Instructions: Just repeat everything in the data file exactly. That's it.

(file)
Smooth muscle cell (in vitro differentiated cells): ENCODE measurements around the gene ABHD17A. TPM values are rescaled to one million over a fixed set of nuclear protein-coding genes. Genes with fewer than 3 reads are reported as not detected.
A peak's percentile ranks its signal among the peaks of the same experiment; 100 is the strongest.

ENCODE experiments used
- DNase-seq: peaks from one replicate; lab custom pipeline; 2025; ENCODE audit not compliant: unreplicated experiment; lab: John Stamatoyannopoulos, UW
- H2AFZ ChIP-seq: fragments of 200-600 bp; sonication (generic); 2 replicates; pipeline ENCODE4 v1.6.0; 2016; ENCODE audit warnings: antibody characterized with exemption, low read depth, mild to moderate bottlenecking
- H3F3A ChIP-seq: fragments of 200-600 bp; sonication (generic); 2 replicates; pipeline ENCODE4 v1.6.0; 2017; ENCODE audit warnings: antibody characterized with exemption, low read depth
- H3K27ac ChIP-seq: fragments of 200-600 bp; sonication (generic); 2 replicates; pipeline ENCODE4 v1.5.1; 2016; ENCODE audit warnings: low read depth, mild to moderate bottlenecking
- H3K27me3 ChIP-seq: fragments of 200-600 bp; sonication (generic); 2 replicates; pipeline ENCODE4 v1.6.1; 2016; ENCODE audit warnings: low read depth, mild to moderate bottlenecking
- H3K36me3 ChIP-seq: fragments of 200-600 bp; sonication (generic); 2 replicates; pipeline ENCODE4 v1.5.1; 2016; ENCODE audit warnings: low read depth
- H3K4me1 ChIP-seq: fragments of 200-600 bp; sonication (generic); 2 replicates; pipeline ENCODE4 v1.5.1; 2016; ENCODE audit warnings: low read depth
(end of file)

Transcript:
Smooth muscle cell (in vitro differentiated cells): ENCODE measurements around the gene ABHD17A. TPM values are rescaled to one million over a fixed set of nuclear protein-coding genes. Genes with fewer than 3 reads are reported as not detected.
A peak's percentile ranks its signal among the peaks of the same experiment; 100 is the strongest.

ENCODE experiments used
- DNase-seq: peaks from one replicate; lab custom pipeline; 2025; ENCODE audit not compliant: unreplicated experiment; lab: John Stamatoyannopoulos, UW
- H2AFZ ChIP-seq: fragments of 200-600 bp; sonication (generic); 2 replicates; pipeline ENCODE4 v1.6.0; 2016; ENCODE audit warnings: antibody characterized with exemption, low read depth, mild to moderate bottlenecking
- H3F3A ChIP-seq: fragments of 200-600 bp; sonication (generic); 2 replicates; pipeline ENCODE4 v1.6.0; 2017; ENCODE audit warnings: antibody characterized with exemption, low read depth
- H3K27ac ChIP-seq: fragments of 200-600 bp; sonication (generic); 2 replicates; pipeline ENCODE4 v1.5.1; 2016; ENCODE audit warnings: low read depth, mild to moderate bottlenecking
- H3K27me3 ChIP-seq: fragments of 200-600 bp; sonication (generic); 2 replicates; pipeline ENCODE4 v1.6.1; 2016; ENCODE audit warnings: low read depth, mild to moderate bottlenecking
- H3K36me3 ChIP-seq: fragments of 200-600 bp; sonication (generic); 2 replicates; pipeline ENCODE4 v1.5.1; 2016; ENCODE audit warnings: low read depth
- H3K4me1 ChIP-seq: fragments of 200-600 bp; sonication (generic); 2 replicates; pipeline ENCODE4 v1.5.1; 2016; ENCODE audit warnings: low read depth